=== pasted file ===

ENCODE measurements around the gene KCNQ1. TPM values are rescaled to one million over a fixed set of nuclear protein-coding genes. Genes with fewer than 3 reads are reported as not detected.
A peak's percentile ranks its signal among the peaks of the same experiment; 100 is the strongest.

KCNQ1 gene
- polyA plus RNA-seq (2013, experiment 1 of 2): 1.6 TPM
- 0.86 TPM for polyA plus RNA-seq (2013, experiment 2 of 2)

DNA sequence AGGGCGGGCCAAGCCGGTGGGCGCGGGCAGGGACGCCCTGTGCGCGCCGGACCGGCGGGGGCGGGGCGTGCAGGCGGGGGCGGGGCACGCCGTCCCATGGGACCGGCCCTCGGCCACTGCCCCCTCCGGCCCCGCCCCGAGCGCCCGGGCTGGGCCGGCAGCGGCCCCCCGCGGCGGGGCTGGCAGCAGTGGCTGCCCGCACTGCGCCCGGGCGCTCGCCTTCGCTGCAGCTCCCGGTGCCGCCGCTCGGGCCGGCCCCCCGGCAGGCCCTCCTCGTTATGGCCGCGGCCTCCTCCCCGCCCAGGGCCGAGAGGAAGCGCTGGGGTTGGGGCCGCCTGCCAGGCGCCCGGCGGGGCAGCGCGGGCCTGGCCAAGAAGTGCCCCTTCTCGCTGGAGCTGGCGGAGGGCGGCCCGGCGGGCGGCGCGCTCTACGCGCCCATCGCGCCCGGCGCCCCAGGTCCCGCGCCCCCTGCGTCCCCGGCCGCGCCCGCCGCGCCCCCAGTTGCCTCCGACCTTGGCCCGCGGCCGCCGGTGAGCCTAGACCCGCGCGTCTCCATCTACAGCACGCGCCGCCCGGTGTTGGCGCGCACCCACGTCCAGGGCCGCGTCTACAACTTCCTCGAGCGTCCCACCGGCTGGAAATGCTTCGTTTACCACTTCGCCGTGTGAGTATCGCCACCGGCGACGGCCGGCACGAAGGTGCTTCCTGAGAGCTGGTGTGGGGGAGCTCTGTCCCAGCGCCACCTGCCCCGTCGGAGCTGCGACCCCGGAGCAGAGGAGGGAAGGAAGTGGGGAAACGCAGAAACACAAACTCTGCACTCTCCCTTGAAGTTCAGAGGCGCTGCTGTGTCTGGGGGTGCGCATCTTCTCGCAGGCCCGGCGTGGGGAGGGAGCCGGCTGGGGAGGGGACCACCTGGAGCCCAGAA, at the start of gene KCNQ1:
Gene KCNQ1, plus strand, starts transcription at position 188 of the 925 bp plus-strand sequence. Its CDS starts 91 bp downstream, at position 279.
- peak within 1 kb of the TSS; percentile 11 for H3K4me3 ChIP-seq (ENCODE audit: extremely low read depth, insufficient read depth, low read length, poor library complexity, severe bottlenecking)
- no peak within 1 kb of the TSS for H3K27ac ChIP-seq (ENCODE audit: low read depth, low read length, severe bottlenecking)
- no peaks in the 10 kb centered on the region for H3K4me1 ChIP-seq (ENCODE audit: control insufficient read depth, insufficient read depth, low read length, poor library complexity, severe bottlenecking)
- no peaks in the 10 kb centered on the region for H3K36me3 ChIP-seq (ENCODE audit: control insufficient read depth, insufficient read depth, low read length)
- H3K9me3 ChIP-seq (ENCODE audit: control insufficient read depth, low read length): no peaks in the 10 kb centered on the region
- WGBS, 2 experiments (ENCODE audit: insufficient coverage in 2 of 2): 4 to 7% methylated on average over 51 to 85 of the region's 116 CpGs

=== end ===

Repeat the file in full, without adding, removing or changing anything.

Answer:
ENCODE measurements around the gene KCNQ1. TPM values are rescaled to one million over a fixed set of nuclear protein-coding genes. Genes with fewer than 3 reads are reported as not detected.
A peak's percentile ranks its signal among the peaks of the same experiment; 100 is the strongest.

KCNQ1 gene
- polyA plus RNA-seq (2013, experiment 1 of 2): 1.6 TPM
- 0.86 TPM for polyA plus RNA-seq (2013, experiment 2 of 2)

DNA sequence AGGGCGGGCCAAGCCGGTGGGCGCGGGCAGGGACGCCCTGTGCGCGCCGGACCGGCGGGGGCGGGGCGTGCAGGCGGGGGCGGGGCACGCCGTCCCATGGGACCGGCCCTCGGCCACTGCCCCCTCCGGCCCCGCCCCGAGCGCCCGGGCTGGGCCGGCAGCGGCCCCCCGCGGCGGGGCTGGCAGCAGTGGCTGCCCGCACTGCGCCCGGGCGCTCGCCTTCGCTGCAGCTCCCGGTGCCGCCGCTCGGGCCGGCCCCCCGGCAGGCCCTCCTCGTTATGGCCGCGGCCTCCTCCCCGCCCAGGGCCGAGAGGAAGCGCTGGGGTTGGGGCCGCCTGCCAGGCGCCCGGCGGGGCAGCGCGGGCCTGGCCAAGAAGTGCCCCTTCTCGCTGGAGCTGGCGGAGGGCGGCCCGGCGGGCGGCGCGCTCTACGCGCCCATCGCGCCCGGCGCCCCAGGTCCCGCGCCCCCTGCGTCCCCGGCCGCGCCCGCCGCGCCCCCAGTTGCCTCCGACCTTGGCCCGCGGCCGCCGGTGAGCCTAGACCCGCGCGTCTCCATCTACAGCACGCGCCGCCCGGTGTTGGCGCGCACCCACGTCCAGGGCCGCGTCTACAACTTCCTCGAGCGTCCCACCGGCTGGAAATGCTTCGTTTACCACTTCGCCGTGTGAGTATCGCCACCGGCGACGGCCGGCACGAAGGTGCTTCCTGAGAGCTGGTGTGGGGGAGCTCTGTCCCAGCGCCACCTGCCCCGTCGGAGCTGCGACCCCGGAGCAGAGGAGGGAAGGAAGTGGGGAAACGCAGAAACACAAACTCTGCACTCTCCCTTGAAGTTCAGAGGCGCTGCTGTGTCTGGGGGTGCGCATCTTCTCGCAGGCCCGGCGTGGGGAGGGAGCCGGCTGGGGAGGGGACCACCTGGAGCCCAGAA, at the start of gene KCNQ1:
Gene KCNQ1, plus strand, starts transcription at position 188 of the 925 bp plus-strand sequence. Its CDS starts 91 bp downstream, at position 279.
- peak within 1 kb of the TSS; percentile 11 for H3K4me3 ChIP-seq (ENCODE audit: extremely low read depth, insufficient read depth, low read length, poor library complexity, severe bottlenecking)
- no peak within 1 kb of the TSS for H3K27ac ChIP-seq (ENCODE audit: low read depth, low read length, severe bottlenecking)
- no peaks in the 10 kb centered on the region for H3K4me1 ChIP-seq (ENCODE audit: control insufficient read depth, insufficient read depth, low read length, poor library complexity, severe bottlenecking)
- no peaks in the 10 kb centered on the region for H3K36me3 ChIP-seq (ENCODE audit: control insufficient read depth, insufficient read depth, low read length)
- H3K9me3 ChIP-seq (ENCODE audit: control insufficient read depth, low read length): no peaks in the 10 kb centered on the region
- WGBS, 2 experiments (ENCODE audit: insufficient coverage in 2 of 2): 4 to 7% methylated on average over 51 to 85 of the region's 116 CpGs